From RIA Novosti: Terrorism and NATO expansion near Russian borders pose key threats to Russia’s national security, Defense Minister Sergei Shoigu said Saturday.
Speaking in an interview with Rossiya 1 television, Shoigu said international terrorism is Russia’s “main foe” as many militants fighting in “hot spots” around the world are members of terrorist organizations. . . .
Another major threat, in Shoigu’s opinion, is continuing attempts to build NATO infrastructure and expand the alliance’s presence close to Russian borders.
Russia has vociferously opposed bids by Georgia and Ukraine to become NATO members as well as plans to place elements of US missile defenses in Eastern European countries, such as Romania and Poland.
“This continuing [NATO] expansion, in our opinion, is completely unfounded,” Shoigu said. “We are talking and talking, and smiling to each other, but it’s still going on.”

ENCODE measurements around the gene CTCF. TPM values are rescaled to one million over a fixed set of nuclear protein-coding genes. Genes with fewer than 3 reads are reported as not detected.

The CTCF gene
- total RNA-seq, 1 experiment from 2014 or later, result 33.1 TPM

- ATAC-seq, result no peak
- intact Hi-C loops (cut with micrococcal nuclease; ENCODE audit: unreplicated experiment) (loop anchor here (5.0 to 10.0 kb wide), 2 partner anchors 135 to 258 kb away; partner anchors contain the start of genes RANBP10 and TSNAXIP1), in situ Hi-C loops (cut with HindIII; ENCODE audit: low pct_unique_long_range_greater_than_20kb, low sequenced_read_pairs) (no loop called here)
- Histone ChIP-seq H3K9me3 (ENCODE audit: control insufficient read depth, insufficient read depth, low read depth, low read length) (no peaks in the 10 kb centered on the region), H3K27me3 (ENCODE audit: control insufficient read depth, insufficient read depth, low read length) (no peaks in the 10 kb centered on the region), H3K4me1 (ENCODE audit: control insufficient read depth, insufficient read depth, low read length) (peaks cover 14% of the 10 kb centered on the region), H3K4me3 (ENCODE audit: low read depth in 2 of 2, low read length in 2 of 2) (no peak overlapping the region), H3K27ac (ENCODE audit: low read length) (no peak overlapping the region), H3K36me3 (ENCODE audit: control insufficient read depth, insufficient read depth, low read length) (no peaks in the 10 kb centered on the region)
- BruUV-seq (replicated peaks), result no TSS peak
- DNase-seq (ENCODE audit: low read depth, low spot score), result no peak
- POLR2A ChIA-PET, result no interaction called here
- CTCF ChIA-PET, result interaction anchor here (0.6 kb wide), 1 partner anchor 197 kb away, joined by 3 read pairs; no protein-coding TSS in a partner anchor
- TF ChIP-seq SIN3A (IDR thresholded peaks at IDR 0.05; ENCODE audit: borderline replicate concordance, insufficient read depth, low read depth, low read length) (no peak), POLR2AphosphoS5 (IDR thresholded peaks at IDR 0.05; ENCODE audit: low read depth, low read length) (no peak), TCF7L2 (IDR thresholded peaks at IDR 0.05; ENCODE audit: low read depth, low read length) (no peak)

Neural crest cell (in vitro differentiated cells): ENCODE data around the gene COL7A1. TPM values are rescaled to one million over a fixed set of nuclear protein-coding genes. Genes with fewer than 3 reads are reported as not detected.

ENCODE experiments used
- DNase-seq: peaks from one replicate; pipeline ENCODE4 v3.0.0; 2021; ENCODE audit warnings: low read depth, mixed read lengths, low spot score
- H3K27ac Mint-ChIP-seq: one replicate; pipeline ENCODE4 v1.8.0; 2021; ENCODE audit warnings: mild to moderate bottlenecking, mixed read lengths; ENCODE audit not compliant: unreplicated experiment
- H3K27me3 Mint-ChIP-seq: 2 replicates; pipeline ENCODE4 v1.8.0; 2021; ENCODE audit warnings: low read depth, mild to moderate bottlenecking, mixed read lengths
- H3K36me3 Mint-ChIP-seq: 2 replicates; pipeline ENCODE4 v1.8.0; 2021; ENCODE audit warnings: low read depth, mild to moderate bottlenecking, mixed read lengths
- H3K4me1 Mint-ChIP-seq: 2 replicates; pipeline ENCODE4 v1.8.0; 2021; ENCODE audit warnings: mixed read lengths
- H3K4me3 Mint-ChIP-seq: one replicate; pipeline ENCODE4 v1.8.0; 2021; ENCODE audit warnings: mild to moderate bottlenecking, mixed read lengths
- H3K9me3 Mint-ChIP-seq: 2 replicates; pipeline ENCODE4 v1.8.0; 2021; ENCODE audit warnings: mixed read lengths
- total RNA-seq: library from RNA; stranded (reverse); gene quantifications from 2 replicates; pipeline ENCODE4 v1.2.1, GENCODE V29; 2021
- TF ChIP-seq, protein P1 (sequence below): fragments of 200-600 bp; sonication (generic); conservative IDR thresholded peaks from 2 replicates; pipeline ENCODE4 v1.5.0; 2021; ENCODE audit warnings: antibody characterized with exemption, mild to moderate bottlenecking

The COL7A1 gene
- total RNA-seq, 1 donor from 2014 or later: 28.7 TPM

From Moscow Times: Apart from Russia’s concern over terrorist attacks, Shoigu’s comments also highlighted apprehensions about NATO’s expansion and its increasing influence beyond the country’s borders, just several days after NATO hosted its biggest military exercises in seven years in the Baltic countries.
“The continued expansion of NATO, in our view, is absolutely unwarranted,” Shoigu said.
Russia’s uneasiness over NATO’s expansion resulted in Zapad-2013, a large-scale joint military exercise with Belarus held on Russia’s border with the Baltic states in September. More than 13,000 servicemen, 250 combat vehicles and 60 aircraft were deployed in a display of military might that Estonian President Toomas Hendrik Ilves said was meant to simulate “conquering the Baltic states. . . .”
Under Shoigu, Russia has also renewed its military presence in the Mediterranean and pushed towards expanding its presence in the Arctic, assuaging the country’s injured pride about its power and grandeur.
Russia is also proceeding with its 23 trillion rubles ($704 billion) commitment to modernize its weaponry over the next decade, despite a worldwide trend of reducing defense spending.